TEXPERS members stay on task, beat long-term benchmarks

The TEXPERS annual survey of its members revealed upbeat statistics about their collective investment performance: They beat the benchmark indexes which held the same types of investments in the most crucial 20-year period.

James Perry, Maples Group study coordinator, along with
Elizabeth Shiang, presents results of the asset allocation
study during TEXPERS' Annual Conference in Austin. 
By Joe Gimenez, Guest Contributor

Our survey's respondents – nearly two-thirds of the systems monitored by the Texas Pension Review Board – had a 7.3 percent composite return for the 20-year period ended September 30, 2018.

Even though this composite return slightly underperformed their collective 7.4 percent target rate, our members outperformed a widely recognized industry benchmark of global stocks and bonds. They beat, by 1.8 percent, a passive 60 percent allocation to the MSCI ACWI Index and a 40 percent allocation to the Bloomberg Barclays Global Aggregate over the last two decades on an annualized basis net of fees.

“It is remarkable how the pension systems have handled the preceding 20-year period,” said James Perry, the Maples Group study coordinator which produced the TEXPERS survey. “Considering that it included the Dot-Com bubble and bust of 1998-2003, the global financial crisis of 2007-09, and the uncertainty of quantitative easing and its unwinding, it's safe to say that as a group these systems have successfully navigated some of the worst that the global markets have thrown at them. It's a credit to their ability to manage their members' retirement assets.”

TEXPERS released its yearly “Report on the Asset Allocation and Investment Performance of Texas Public Employee Retirement Systems" at its 30th Annual Conference for pension fund trustees and staff in Austin. The study confirmed that Texas pension funds hold 51 percent of their dollar-weighted asset allocations in domestic and international stocks. Alternative strategy investments comprised 28 percent and fixed income 20 percent of their portfolios. The respondents manage $58.45 billion in combined total assets.

“It's very important that pension funds have strong long-term performance to match their employees' anticipated career path and retirement goals,” said Paul Brown, the president of TEXPERS' Board of Directors. “Our members' ability to get close to future targets is remarkable. It is comforting to public employees who want to know their benefits will be there after 20 or more years of service.”

In addition, a shorter term measure was positive as well. TEXPERS members' 15-year composite return of 7.5 percent also beat the Global 60/40 portfolio return of 6.5 percent.

TEXPERS conducts the annual survey to document its member systems' diversification with respect to the types of assets invested in, and the investment performance of these systems with respect to their actuarially assumed returns, market benchmarks and other public funds.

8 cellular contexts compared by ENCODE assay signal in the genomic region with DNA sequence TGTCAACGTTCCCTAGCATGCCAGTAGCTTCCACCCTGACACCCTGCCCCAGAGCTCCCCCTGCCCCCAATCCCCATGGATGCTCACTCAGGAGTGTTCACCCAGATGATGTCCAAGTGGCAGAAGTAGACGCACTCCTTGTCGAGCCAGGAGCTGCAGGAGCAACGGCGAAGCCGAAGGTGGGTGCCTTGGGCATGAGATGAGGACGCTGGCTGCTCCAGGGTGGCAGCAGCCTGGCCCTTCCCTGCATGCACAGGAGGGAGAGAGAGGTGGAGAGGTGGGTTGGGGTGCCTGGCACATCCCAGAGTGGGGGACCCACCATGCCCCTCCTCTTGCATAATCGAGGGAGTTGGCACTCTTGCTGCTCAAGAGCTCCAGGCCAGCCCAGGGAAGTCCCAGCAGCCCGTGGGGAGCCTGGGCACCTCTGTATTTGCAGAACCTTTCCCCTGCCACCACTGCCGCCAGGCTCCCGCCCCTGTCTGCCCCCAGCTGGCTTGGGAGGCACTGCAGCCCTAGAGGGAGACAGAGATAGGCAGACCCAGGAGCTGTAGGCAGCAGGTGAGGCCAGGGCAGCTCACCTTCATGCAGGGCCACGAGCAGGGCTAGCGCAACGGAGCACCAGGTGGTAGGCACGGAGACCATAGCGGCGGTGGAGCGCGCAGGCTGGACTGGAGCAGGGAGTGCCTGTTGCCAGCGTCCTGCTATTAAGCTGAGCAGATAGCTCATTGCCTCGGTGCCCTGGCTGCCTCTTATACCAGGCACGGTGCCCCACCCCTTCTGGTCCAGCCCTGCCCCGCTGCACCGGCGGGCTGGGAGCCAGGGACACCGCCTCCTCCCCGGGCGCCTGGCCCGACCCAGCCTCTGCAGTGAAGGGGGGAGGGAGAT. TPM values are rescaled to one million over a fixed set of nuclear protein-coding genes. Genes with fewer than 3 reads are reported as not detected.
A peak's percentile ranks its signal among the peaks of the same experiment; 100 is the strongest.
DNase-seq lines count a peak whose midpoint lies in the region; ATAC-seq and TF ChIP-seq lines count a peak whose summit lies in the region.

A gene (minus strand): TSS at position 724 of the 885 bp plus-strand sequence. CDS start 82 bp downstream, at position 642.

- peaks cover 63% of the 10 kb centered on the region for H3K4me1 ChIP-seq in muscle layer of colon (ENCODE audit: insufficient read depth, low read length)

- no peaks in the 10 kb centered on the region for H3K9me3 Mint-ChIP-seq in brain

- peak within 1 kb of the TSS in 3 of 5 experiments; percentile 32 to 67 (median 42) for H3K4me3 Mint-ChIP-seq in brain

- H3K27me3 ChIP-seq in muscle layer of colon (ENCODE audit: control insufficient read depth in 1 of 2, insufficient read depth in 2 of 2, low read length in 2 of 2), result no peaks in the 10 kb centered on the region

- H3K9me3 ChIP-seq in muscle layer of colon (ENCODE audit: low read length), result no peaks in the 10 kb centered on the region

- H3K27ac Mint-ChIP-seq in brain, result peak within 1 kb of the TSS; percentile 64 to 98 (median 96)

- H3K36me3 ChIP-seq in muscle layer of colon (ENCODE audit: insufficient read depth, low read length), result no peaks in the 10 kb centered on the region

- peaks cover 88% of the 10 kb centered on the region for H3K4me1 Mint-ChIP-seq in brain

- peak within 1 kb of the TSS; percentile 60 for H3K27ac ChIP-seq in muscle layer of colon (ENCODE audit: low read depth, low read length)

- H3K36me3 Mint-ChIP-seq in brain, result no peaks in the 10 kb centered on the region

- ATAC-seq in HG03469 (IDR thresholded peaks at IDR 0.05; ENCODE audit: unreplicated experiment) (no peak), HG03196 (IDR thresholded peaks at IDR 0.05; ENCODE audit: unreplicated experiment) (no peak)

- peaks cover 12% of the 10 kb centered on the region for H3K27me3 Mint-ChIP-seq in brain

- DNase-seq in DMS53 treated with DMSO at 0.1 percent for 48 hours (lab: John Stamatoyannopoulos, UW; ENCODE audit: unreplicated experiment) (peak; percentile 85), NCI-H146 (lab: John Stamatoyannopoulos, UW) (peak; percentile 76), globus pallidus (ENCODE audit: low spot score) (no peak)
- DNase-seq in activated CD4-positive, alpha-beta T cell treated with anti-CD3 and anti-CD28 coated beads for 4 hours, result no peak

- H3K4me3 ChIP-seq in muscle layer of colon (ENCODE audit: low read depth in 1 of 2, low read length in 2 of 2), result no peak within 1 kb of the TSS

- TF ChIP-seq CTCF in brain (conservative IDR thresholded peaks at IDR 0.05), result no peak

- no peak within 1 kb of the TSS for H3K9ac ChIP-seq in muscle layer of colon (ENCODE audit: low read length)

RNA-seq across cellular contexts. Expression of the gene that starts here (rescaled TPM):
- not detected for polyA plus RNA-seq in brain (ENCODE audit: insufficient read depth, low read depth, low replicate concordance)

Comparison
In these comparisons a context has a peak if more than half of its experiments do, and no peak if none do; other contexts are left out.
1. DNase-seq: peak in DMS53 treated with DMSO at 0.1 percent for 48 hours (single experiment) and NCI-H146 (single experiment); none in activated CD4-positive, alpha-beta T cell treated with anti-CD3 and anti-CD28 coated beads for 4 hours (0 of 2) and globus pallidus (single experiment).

The report findings are conveyed to members of the Texas Legislature and help us to demonstrate that local systems are being managed in compliance with the “prudent expert” rule. As the report notes, this rule requires that fiduciaries to exercise their duties with the care, skill, prudence and diligence under the prevailing circumstances that a prudent person acting in a like capacity and familiar with matters of the type would use in the conduct of an enterprise with a like character and like aims.

Of particular value to members is the analyses of standard deviation in the 5-, 10-, 15- and 20-year periods, on pages 15-19 of the report. Those pages can help benchmark your system's performance against those pensions systems which are similar in size to yours and take into account the investing environments for those time periods.

Another benefit of the report is the asset allocation analysis, which allows you the opportunity to compare your portfolio mix with funds of similar size, or those of higher and lower performance. These can provide some guidance to those Boards considering changes to their portfolio mix.

TEXPERS' report notes that, overall, Texas pension funds continued to orient their target rates toward more conservative expectations. The average rate in 2018 was 7.4 percent, down from 7.5 percent in 2017, and 8.0 percent in 2013. By lowering their target rates, the pension systems have responded to widespread sentiment that the higher returns of the late 1990s and early 2000s may not be possible in future market and economic environments.

In a Texas-wide press release announcing the report findings, TEXPERS Board President Brown recognized the following standout systems for 20-year performance above the target:
  • 8.71 percent - Houston Municipal Employees Pension System
  • 8.33 percent - CPS Energy Employees' Benefit Trust
  • 8.20 percent - Austin Police Retirement System
About the Author: 
Joe Gimenez is a public relations professional who specializes in pension fund communications. He has assisted TEXPERS and several Texas pension funds in crisis situations and public affairs.


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